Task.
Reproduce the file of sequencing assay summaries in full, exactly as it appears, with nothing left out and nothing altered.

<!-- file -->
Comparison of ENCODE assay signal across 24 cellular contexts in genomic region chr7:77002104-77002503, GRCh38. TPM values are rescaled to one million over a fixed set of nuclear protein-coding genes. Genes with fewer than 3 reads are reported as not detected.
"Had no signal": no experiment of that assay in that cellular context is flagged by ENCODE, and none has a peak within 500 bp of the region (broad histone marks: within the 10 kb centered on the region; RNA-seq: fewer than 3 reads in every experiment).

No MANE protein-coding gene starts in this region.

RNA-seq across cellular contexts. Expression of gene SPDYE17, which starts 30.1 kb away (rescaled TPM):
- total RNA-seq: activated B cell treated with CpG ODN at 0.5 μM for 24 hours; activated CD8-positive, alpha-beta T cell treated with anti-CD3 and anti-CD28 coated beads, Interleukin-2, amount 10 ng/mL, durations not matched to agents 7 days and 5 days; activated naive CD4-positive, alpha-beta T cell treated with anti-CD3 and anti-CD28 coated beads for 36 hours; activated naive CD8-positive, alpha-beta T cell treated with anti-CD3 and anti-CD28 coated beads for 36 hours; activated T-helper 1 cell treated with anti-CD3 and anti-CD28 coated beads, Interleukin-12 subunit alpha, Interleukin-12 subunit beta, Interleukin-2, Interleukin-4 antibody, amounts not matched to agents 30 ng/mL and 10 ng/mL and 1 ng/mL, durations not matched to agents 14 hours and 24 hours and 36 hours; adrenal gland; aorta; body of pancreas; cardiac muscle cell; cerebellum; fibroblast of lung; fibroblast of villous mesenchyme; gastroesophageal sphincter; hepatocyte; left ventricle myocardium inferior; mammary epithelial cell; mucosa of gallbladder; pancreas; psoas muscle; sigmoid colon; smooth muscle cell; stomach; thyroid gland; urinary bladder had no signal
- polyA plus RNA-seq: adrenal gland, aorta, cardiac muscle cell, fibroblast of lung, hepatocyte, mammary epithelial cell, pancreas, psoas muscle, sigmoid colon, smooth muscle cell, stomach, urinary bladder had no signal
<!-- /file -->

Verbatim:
Comparison of ENCODE assay signal across 24 cellular contexts in genomic region chr7:77002104-77002503, GRCh38. TPM values are rescaled to one million over a fixed set of nuclear protein-coding genes. Genes with fewer than 3 reads are reported as not detected.
"Had no signal": no experiment of that assay in that cellular context is flagged by ENCODE, and none has a peak within 500 bp of the region (broad histone marks: within the 10 kb centered on the region; RNA-seq: fewer than 3 reads in every experiment).

No MANE protein-coding gene starts in this region.

RNA-seq across cellular contexts. Expression of gene SPDYE17, which starts 30.1 kb away (rescaled TPM):
- total RNA-seq: activated B cell treated with CpG ODN at 0.5 μM for 24 hours; activated CD8-positive, alpha-beta T cell treated with anti-CD3 and anti-CD28 coated beads, Interleukin-2, amount 10 ng/mL, durations not matched to agents 7 days and 5 days; activated naive CD4-positive, alpha-beta T cell treated with anti-CD3 and anti-CD28 coated beads for 36 hours; activated naive CD8-positive, alpha-beta T cell treated with anti-CD3 and anti-CD28 coated beads for 36 hours; activated T-helper 1 cell treated with anti-CD3 and anti-CD28 coated beads, Interleukin-12 subunit alpha, Interleukin-12 subunit beta, Interleukin-2, Interleukin-4 antibody, amounts not matched to agents 30 ng/mL and 10 ng/mL and 1 ng/mL, durations not matched to agents 14 hours and 24 hours and 36 hours; adrenal gland; aorta; body of pancreas; cardiac muscle cell; cerebellum; fibroblast of lung; fibroblast of villous mesenchyme; gastroesophageal sphincter; hepatocyte; left ventricle myocardium inferior; mammary epithelial cell; mucosa of gallbladder; pancreas; psoas muscle; sigmoid colon; smooth muscle cell; stomach; thyroid gland; urinary bladder had no signal
- polyA plus RNA-seq: adrenal gland, aorta, cardiac muscle cell, fibroblast of lung, hepatocyte, mammary epithelial cell, pancreas, psoas muscle, sigmoid colon, smooth muscle cell, stomach, urinary bladder had no signal